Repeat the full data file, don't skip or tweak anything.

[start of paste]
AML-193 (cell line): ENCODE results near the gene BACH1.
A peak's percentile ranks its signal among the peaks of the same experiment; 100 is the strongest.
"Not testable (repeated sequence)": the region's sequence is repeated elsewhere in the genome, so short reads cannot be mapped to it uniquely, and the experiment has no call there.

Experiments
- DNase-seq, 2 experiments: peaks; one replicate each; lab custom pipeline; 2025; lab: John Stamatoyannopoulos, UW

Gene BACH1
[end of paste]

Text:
AML-193 (cell line): ENCODE results near the gene BACH1.
A peak's percentile ranks its signal among the peaks of the same experiment; 100 is the strongest.
"Not testable (repeated sequence)": the region's sequence is repeated elsewhere in the genome, so short reads cannot be mapped to it uniquely, and the experiment has no call there.

Experiments
- DNase-seq, 2 experiments: peaks; one replicate each; lab custom pipeline; 2025; lab: John Stamatoyannopoulos, UW

Gene BACH1